Just as we did before, we pull the certificate from the previously opened certificate store and add it to the Tokens collection. We then create a new Signature object using the X509SecurityToken as a parameter for the Signature constructor and add the Signature object to the Elements collection. An abbreviated view of the SOAP message generated from this code is shown below. The complete SOAP message is included at the end of this article in the References section.

<?xml version="1.0" encoding="utf-8"?>
<soap:Envelope 
    xmlns:soap="http://schemas.xmlsoap.org/soap/envelope/" 
    xmlns:xsi="http://www.w3.org/2001/XMLSchema-instance" 
    xmlns:xsd="http://www.w3.org/2001/XMLSchema">
  <soap:Header>
    <wsrp:path 
        soap:actor="http://schemas.xmlsoap.org/soap/actor/next" 
        soap:mustUnderstand="1" 
        xmlns:wsrp="http://schemas.xmlsoap.org/rp">
      <wsrp:action 
          wsu:Id="Id-b856ae70-7a1b-4895-a05c-5f6596ca4429" 
             ...
    </wsrp:path>
             ...
    <wsse:Security 
        soap:mustUnderstand="1" 
        xmlns:wsse="http://schemas.xmlsoap.org/ws/2002/07/secext">
      <wsse:BinarySecurityToken 
          ValueType="wsse:X509v3" 
          EncodingType="wsse:Base64Binary" 
          xmlns:wsu="http://schemas.xmlsoap.org/ws/2002/07/utility" 
          wsu:Id="SecurityToken-f6f96b4b-23c5-421e-92ff-f1050d531e82">
        MIIGkzCCBXugAwIBAgIK  . . . 39Vmjd20Lw==
      </wsse:BinarySecurityToken>
      <Signature xmlns="http://www.w3.org/2000/09/xmldsig#">
        <SignedInfo>
          <CanonicalizationMethod 
              Algorithm="http://www.w3.org/2001/10/xml-exc-c14n#" />
          <SignatureMethod 
              Algorithm="http://www.w3.org/2000/09/xmldsig#rsa-sha1" />
          <Reference URI="#Id-24cc3660-6f1a-41fe-a949-71d7ed9fc636">
            <Transforms>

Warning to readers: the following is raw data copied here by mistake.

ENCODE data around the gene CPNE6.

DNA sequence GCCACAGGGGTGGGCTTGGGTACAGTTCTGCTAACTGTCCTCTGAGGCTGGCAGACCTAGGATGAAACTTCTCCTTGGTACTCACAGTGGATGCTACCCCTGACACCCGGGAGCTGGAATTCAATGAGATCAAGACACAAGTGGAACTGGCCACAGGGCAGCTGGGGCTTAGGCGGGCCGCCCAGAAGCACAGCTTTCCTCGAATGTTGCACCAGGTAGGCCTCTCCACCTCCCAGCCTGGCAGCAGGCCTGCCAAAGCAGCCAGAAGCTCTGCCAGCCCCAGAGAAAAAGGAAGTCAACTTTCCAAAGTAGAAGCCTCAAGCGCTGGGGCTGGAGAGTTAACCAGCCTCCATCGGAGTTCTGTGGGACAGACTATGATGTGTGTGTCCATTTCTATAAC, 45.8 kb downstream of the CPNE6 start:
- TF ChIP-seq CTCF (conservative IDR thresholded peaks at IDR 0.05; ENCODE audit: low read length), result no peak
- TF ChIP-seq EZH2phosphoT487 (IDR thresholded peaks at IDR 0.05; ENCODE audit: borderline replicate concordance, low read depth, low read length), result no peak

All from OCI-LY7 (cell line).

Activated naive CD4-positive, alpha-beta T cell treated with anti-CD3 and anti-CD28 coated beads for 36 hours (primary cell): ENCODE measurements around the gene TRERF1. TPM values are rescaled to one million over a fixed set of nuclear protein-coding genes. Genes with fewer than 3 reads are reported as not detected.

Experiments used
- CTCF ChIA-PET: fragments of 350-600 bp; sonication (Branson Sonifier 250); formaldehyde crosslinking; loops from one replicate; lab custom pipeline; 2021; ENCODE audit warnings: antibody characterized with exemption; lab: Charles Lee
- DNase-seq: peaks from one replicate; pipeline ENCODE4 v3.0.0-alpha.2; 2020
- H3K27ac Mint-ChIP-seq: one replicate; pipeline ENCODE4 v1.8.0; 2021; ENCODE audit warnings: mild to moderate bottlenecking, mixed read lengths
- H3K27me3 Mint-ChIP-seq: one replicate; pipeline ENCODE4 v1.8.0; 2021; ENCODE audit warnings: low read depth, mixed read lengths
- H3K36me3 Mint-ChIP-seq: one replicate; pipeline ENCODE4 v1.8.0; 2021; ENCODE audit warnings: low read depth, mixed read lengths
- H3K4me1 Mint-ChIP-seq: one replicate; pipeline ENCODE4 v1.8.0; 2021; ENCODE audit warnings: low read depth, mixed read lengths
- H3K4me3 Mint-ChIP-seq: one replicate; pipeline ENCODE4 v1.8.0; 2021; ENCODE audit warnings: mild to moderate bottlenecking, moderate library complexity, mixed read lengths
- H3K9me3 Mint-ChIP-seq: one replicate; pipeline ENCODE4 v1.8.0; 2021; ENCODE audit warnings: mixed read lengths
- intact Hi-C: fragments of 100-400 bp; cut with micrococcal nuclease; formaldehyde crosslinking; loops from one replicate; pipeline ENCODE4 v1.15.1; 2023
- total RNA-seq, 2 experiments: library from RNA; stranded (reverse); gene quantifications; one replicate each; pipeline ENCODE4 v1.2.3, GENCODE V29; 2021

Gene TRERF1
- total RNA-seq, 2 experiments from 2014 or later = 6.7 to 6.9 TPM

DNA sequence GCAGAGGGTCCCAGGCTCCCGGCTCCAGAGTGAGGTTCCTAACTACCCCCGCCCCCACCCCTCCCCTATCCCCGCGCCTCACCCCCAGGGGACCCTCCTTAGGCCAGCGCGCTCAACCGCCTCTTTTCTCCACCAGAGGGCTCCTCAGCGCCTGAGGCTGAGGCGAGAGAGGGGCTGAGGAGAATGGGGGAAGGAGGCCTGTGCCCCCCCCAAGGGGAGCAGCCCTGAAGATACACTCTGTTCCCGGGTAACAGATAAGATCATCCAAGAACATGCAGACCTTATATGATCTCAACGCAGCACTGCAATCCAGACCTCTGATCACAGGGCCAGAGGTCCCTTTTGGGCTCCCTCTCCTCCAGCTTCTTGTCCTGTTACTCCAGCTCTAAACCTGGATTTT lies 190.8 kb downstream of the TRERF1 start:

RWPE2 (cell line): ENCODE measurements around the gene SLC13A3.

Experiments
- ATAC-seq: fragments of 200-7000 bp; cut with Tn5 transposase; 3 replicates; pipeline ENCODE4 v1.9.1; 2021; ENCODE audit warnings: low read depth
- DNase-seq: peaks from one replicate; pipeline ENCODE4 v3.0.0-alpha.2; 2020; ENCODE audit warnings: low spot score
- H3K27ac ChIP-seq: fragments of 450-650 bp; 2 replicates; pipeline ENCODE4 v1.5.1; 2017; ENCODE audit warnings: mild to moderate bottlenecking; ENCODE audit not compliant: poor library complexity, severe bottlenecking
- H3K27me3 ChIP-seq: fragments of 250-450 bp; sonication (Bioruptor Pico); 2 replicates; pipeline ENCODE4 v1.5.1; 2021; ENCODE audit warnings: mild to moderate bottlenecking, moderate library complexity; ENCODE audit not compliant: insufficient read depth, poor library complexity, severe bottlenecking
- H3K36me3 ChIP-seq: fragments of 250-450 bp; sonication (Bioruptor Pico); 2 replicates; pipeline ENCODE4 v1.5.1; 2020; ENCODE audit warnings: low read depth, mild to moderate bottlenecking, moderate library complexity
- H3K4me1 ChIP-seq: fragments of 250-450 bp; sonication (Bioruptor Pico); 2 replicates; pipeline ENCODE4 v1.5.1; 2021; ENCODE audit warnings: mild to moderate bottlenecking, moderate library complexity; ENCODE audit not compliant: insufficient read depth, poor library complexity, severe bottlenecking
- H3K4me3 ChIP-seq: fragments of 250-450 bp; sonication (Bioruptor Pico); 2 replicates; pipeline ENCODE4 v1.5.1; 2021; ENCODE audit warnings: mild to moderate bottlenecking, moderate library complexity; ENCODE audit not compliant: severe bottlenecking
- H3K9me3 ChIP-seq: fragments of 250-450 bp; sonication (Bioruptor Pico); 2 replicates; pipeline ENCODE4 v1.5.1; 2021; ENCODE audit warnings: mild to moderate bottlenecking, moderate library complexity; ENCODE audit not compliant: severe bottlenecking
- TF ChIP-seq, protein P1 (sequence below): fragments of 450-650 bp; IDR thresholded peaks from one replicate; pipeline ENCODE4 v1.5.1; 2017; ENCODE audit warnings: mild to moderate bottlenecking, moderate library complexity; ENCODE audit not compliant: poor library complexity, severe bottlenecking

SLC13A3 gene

<Transform 
                  Algorithm="http://www.w3.org/2001/10/xml-exc-c14n#" />
            </Transforms>
            <DigestMethod 
                Algorithm="http://www.w3.org/2000/09/xmldsig#sha1" />
            <DigestValue>
              /8iL3OP9mfzuixI/ilkhHMbatV0=
            </DigestValue>
          </Reference>
          <Reference URI="#Id-b856ae70-7a1b-4895-a05c-5f6596ca4429">
            <Transforms>
               ...
        </SignedInfo>
        <SignatureValue>
ZY4MhHzBYz+CBdAz1LhAFjy6QxQoKJoA7l2eG45QV0hDIJrmXwLEGrPnpX+uPan5+MS6hm+oL
/sGTbKJ/DJMp/t5ZyqY1qvngGQLcYXRy538zemwFfeGN5R2wmOoUSeCBUqprQVUbnkz+qlVp/
5f7t7VGW2Ee55Q3ol+ApVoFQE=
        </SignatureValue>
        <KeyInfo>
          <wsse:SecurityTokenReference>
            <wsse:Reference 
    URI="#SecurityToken-f6f96b4b-23c5-421e-92ff-f1050d531e82" />
          </wsse:SecurityTokenReference>
        </KeyInfo>
      </Signature>
    </wsse:Security>
  </soap:Header>
  <soap:Body 
      wsu:Id="Id-24cc3660-6f1a-41fe-a949-71d7ed9fc636"
      xmlns:wsu="http://schemas.xmlsoap.org/ws/2002/07/utility">
    <PersonalHello xmlns="http://tempuri.org/" />
  </soap:Body>
</soap:Envelope>

For a thorough understanding of the various header elements included in this request, see some of the other specifications like WS-Routing and the Web Services Security Addendum. For our discussion, we will look at the specifics of how WSE used WS-Security to sign our request.

The first thing to note about this message is that there is a BinarySecurityToken element inside the Security header. The attributes for this element indicate that it is a X.509 v3 certificate that is Base 64 encoded. This is the X509SecurityToken that we added to the Tokens collection in our last two examples. Again, it is not required to be included with the message, but it makes validating the signature convenient.